Badland


That’s one tough hombre.

(2019) Western (CinedigmKevin Makely, Mira Sorvino, Bruce Dern, Wes Studi, Trace Adkins, Jeff Fahey, Tony Todd, James Russo, Amanda Wyss, Ryan Kelly, Todd A. Robinson, Aidan Bristow, Reggie Watkins, Anita Leeman Torres, Omid Zader, Laura Cantwell, Lauren Francesca. Directed by Justin Lee

 

A good Western will make you feel the dust of the trail on your boots, feel the hot wind of the Southwest in your hair and maybe the smell of the campfire in your nostrils. A good Western is tonic for the soul. A bad Western, however, can leave you feeling cheated.

=Matthias Breecher (Makely) is a Pinkerton detective riding out West at the behest of Senator Benjamin Burke (Todd) to seek out Confederate war criminals and bring them to justice by whatever means necessary. His run-in with a bloodthirsty general (Adkins) ends up in an impressive shoot-out in which the numerical tactical advantage the general enjoys is for naught.

Next on the list for Breecher is one Reginald Cooke (Dern) who it turns out is on his deathbed with his devoted daughter Sarah (Sorvino) trying to hold things together on the farm, which baddie Fred Quaid (Russo) is eager to possess. Breecher, rather than executing his quarry, decides to let things take their natural course and give Sarah a hand on the ranch and with the nefarious Quaid. She is able to coax Breecher out of his shell somewhat, although likewise that all goes for naught.

Finally, Breecher goes after a crooked sheriff (Fahey) who is terrorizing a small town, including comely barmaid Alice (Wyss). Can Breecher save the day and maybe settle down at last? Fans of the Western genre ought to know the answer to that question.

=In an era where Westerns remain studiously out of favor despite evidence that a good Western will attract an audience. Lee has made a name for himself with low-budget Westerns shot efficiently. This one probably has the biggest budget of the bunch; it certainly has the most impressive cast. Adkins – who doesn’t have a whole lot of screen time – is nevertheless memorable as is Fahey who is clearly having a good time despite the cliched nature of the character. Makely is a handsome brooding sort with a gravelly voice who seems well-suited for Westerns; he has enough presence to make the movie interesting although not enough to raise the film above its own limitations.

The movie is divided into chapters, I suppose to try and give it a literary bent; it doesn’t really work. The coda chapter with Alice and Wainwright is somewhat unnecessary. It would have made a decent sequel (should one be warranted) but it feels like we’re getting a movie and a half for the price of a movie. The running time is a good twenty minutes too long; I would have liked to have seen the pacing pick up some and more character development given to the Cooke section which is, to be fair, the best of the three segments. Todd is also pretty decent in what is essentially linking sections.

While I’m not the sort who lives and dies by Louis L’Amour, I am fond of Westerns in general and it always tickles me to see a well-made one This one is a few bricks shy of a load in that regard, but there is enough here to give genre fans something to build on; hopefully Lee can take his next Western and elevate it to the next level.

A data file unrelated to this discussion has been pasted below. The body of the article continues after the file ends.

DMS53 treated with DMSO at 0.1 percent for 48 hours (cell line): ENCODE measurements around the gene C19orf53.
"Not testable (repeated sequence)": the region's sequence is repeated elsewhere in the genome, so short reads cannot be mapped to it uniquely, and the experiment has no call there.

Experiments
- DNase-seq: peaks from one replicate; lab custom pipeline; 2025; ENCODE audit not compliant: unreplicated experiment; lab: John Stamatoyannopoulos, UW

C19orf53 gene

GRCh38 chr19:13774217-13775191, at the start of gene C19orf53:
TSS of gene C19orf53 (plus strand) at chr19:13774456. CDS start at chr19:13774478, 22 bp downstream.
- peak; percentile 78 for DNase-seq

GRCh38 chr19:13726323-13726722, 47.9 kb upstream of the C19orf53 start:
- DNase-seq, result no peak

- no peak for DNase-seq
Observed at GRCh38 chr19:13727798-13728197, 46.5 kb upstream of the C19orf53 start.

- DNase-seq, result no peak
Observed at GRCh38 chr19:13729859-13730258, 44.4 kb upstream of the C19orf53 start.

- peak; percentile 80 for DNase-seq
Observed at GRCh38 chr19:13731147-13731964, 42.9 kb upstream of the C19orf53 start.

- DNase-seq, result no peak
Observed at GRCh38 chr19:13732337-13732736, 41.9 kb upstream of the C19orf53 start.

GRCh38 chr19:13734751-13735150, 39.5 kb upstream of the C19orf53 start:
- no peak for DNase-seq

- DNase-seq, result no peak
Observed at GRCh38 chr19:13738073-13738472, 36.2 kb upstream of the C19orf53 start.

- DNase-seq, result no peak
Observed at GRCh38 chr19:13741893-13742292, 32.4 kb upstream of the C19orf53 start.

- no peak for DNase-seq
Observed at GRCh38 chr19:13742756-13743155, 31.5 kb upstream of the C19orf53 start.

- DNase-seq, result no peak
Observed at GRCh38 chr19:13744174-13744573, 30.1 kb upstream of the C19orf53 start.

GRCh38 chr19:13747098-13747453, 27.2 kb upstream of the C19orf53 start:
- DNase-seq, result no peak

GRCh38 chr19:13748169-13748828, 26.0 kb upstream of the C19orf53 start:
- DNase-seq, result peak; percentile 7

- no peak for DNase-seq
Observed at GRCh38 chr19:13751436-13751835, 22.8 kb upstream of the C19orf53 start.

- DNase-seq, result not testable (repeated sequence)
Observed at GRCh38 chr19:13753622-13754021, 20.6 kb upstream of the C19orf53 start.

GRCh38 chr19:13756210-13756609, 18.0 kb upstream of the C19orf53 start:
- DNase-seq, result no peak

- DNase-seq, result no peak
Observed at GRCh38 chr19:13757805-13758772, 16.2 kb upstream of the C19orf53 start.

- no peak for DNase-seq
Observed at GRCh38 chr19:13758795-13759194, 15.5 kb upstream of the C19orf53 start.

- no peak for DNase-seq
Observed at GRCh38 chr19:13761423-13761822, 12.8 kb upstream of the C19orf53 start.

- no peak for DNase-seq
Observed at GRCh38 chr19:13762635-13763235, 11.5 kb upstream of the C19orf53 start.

REASONS TO SEE: Makely has some potential as a lead.
REASONS TO AVOID: The last half-hour feels completely unnecessary.
FAMILY VALUES: There is a fair bit of western-style violence.
TRIVIAL PURSUIT: In the last two calendar years, Lee has had six films released to date – half of them Westerns.
BEYOND THE THEATERS: Amazon, AppleTV, Fandango Now, Google Play, Vudu, YouTube
CRITICAL MASS: As of 11/5/19: Rotten Tomatoes: 50% positive reviews: Metacritic: No score yet.
COMPARISON SHOPPING: Diablo
FINAL RATING: 6/10
NEXT:
To Be of Service

John Carter


 

John Carter

Taylor Kitsch is stunned when Lynn Collins gives him the box office numbers.

(2012) Science Fiction (Disney) Taylor Kitsch, Lynn Collins, Samantha Morton, Mark Strong, Ciaran Hinds, Dominic West, Willem Dafoe, James Purefoy, Daryl Sabara, Polly Walker, Bryan Cranston, Thomas Hayden Church, Rupert Frazer, Nicholas Woodeson, David Schwimmer, Jon Favreau. Directed by Andrew Stanton

 

As a young boy my father introduced me to Edgar Rice Burroughs and his Tarzan books. I read all of them eagerly, but it was the Barsoom series that intrigued me the most. I wasn’t alone in this – notable writers such as Ray Bradbury and Robert A. Heinlein were also heavily influenced by the books, as was scientist Carl Sagan. It has taken more than 79 years of development – from a proposed feature length animation – for the book to finally make the screen.

There is good reason for that. Burroughs had a terrific imagination but was not a gifted writer in many ways. His books were more like travelogues, particularly this series and the plot meandered quite a bit. I can imagine potential screenwriters being plenty frustrated by the lack of inertia as they tried to adapt A Princess of Mars, the first book in the series. At last however, they managed to and the result is one of the more anticipated movies of the Spring.

Ned Burroughs (Sabara) is summoned to the home of his Uncle only to find out that he had passed away shortly before Ned arrived. The instructions left for Ned were cryptic; his Uncle wished to be buried in a crypt that could only be opened from the inside, and a journal was entrusted to Ned which was not to be read for two years.

Ned being a compliant sort follows his Uncle’s wishes to the letter and then begins to read the journal. His uncle, John Carter (Kitsch) had been a cavalry officer in the American Civil War and a good one – but his side had lost. Carter had lost a lot more than that however; his wife and daughter perished in a fire while he was away from his Virginia farm and the grief-stricken Carter went West to find his fortune, a cave of gold that would set him up for life.